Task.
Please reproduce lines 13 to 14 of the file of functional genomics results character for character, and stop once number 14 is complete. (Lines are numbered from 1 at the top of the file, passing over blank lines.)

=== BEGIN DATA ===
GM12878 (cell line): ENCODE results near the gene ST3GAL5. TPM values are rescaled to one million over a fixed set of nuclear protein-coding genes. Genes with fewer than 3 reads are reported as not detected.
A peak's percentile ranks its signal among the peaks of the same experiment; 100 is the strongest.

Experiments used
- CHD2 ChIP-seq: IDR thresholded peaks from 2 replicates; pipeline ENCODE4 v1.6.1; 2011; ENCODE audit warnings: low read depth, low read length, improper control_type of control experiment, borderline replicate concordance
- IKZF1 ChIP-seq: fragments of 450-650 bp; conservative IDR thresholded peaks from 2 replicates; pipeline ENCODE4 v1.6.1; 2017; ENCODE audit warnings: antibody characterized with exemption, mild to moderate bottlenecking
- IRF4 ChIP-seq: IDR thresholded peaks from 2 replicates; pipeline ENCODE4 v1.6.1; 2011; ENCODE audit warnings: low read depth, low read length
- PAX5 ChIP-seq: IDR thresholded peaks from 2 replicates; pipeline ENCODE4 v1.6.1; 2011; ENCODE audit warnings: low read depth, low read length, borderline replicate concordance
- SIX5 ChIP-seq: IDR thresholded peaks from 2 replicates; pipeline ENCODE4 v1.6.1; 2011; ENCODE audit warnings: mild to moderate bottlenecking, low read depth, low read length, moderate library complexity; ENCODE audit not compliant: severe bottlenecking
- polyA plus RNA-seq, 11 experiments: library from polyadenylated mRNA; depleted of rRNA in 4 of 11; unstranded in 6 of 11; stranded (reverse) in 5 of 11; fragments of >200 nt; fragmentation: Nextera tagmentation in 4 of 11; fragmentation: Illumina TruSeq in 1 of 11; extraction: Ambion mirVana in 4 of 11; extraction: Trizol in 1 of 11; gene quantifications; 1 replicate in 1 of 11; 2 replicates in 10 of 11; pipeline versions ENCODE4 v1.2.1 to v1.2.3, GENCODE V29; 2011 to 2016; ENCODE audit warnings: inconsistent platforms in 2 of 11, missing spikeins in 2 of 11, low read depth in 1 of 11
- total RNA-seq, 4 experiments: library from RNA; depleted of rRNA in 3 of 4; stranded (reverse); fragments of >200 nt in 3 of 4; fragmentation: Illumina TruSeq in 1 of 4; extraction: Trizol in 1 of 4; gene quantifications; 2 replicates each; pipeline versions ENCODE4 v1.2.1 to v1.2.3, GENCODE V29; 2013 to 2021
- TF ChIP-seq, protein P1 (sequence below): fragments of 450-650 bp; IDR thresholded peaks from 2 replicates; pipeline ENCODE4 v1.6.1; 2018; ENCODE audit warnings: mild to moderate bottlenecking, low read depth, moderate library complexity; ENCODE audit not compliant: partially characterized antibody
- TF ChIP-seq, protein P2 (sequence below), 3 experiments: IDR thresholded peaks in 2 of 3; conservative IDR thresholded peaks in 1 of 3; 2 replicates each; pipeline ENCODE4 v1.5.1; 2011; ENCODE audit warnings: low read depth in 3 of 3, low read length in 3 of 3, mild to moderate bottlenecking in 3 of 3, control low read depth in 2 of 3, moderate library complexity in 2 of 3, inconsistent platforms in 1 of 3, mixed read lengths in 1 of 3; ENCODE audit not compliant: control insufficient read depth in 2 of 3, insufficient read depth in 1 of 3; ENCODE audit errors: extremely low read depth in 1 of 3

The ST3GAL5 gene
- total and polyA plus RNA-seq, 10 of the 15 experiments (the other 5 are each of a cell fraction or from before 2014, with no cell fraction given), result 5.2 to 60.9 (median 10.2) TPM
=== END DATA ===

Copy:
The ST3GAL5 gene
- total and polyA plus RNA-seq, 10 of the 15 experiments (the other 5 are each of a cell fraction or from before 2014, with no cell fraction given), result 5.2 to 60.9 (median 10.2) TPM